In the last decade we have observed an increase in computational power, information availability, speed of execution and stock market competition in general. One might think that, as a result, we are prone to larger shocks that occur faster than what was common in the past. I crunched some numbers and was surprised to see that this is not the case.

We can use the Kurtosis as a proxy for extreme events, high Kurtosis in a certain month means that the return distribution for that month was such that most observations were in the center, and some were in the tails, the higher the kurtosis, the fatter the tail. Here I do not differentiate between positive and negative shocks.

Here is a figure of the monthly Kurtosis, calculated from the S&P returns, over time, starting from 1993 until 2012. The Lines correspond with the 90%,95% and 99% quantiles of the series.

We can see that this measure is quite steady over time with a few jumps that correspond with past extreme events. No upward trend is observed and the number of months with very high Kurtosis do not appear to be more likely nowdays than in the past. This means that you can prepare yourself before losing your money as oppose to just wake up to see your account, which was just fine the night before, now needs more collateral.

**Note**:

You can also try this exercise with Semi-Kurtosis (call it partial moment for academic ambiguity). We should not really care about the right tail when we calculate risk (if we are long that is). Another idea is to check the ratio of the two semi-kurtosis. The positive side will represent “potential upward jumps” while the denominator (negative side) will counter that with “potential train through your stomach”.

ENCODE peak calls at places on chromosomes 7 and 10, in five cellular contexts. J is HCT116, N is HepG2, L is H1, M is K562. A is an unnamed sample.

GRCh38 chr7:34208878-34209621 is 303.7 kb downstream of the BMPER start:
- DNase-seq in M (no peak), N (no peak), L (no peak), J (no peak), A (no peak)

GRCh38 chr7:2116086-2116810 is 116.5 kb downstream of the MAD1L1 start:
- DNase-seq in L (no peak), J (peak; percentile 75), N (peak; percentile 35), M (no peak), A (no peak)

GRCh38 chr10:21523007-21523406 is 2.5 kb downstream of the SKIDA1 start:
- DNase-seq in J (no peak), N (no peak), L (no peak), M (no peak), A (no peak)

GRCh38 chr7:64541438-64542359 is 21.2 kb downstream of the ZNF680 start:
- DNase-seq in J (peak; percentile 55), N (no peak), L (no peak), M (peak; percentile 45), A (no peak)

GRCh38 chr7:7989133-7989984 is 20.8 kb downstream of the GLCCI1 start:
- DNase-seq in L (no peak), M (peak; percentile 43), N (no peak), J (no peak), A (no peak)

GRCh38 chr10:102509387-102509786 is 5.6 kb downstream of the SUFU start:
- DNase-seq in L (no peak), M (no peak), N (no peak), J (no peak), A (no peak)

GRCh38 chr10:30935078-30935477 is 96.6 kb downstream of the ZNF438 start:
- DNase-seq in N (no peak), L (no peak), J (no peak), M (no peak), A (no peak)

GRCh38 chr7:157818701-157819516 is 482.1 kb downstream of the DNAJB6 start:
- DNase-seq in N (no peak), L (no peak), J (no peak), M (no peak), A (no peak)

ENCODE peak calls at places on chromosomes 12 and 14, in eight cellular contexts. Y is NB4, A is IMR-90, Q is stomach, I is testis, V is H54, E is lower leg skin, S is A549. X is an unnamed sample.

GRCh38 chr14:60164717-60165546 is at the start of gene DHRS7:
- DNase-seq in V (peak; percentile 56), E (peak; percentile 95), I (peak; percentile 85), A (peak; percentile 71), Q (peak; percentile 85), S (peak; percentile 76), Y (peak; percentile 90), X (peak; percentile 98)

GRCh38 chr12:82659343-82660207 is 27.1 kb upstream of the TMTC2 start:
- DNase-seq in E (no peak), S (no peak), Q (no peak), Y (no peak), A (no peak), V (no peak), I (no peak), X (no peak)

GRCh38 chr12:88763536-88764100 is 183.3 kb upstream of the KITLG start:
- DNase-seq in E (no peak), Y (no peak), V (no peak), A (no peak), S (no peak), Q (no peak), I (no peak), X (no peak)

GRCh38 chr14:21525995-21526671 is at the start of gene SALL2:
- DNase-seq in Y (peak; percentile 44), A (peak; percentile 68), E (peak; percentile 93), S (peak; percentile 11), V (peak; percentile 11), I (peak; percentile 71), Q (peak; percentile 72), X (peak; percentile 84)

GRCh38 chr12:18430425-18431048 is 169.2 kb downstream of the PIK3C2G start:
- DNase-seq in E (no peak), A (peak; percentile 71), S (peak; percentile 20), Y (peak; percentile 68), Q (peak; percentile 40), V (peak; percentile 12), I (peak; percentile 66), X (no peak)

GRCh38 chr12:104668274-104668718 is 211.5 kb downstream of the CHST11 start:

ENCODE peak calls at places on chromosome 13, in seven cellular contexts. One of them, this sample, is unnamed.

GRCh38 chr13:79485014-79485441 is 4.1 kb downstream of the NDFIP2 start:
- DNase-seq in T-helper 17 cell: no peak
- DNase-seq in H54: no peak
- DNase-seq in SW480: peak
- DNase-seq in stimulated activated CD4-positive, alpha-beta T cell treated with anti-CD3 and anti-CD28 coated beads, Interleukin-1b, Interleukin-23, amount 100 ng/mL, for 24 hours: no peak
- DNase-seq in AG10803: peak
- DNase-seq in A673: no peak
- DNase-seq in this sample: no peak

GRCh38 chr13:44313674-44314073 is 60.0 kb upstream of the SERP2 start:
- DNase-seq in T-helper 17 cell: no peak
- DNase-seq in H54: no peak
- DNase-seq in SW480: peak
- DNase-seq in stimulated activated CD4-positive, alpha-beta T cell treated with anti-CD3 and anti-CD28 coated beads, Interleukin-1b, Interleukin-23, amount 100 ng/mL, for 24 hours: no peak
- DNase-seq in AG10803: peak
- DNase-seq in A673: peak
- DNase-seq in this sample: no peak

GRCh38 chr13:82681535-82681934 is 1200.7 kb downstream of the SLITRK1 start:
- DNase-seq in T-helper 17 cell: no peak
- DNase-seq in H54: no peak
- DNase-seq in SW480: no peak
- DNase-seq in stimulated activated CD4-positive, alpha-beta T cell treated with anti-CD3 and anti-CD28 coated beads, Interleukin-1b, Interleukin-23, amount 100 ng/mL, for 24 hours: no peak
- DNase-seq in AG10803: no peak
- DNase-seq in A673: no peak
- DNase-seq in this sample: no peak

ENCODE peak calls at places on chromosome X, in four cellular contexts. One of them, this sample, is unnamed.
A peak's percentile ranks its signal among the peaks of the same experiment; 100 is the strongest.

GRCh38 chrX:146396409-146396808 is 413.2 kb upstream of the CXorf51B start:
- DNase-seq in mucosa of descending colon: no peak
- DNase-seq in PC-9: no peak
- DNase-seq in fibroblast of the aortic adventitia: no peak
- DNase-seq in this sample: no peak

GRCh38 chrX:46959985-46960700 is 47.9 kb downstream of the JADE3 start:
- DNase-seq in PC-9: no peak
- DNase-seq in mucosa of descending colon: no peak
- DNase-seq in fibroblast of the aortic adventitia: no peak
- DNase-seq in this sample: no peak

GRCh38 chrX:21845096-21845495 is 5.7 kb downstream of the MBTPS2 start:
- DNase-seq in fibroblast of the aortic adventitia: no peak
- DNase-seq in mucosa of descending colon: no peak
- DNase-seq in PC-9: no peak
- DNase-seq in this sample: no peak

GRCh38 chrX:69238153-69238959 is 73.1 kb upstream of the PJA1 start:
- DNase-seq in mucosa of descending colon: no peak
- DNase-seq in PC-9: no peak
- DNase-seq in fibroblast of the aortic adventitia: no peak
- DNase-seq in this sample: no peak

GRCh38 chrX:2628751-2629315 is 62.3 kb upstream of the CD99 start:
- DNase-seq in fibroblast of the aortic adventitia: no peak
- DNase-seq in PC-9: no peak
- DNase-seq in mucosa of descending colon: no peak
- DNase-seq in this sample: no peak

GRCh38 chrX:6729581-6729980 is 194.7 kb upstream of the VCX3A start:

**Related**:

**Code**:

^{?}View Code RSPLUS

library(quantmod) ; library(e1071) tckr = c('SPY') # the ETF on the S&P end<- format(Sys.Date(),"%Y-%m-%d") # yyyy-mm-dd start<-format(Sys.Date() - 365*20,"%Y-%m-%d") dat1 = (getSymbols(tckr[1], src="yahoo", from=start, to=end, auto.assign = FALSE)) ret1 = as.numeric((dat1[,4] - dat1[,1])/dat1[,1] ) n = length(as.numeric(ret1)) time0 = index(dat1) head(time0) ; tail(time0) s = seq(1,n,22) # make it monthly k = NULL for (i in 1:(length(s)-1)){ k[i] = 3+kurtosis(ret1[s[i]:s[(i+1)]]) } time0[s[which(k>quantile(k,.95))]] # which months plot(k~time0[s[1:(length(s)-1)] ], ty = "b", xlab = "Time", ylab = "Monthly Kurtosis", main = "Monthly Kurtosis over Time") abline(a = quantile(k,.90), b = 0, lwd = 2, col = 2) abline(a = quantile(k,.95), b = 0, lwd = 2, col = 3) abline(a = quantile(k,.99), b = 0, lwd = 2, col = 4) |

In the code shown above, you seem to have taken the intraday return (close-open) for calculating the kurtosis for the month. Is this intentional and do we have to use that to calculate kurtosis? Or should we use the traditional close-close return for this?

Thanks.

Your question is good. I trade intra-day, so I naturally care more about the intra-day move (position is only open during trading hours). For over night positions it would indeed be better to use the more standard Close to Close and take it from there. Thanks for the comment.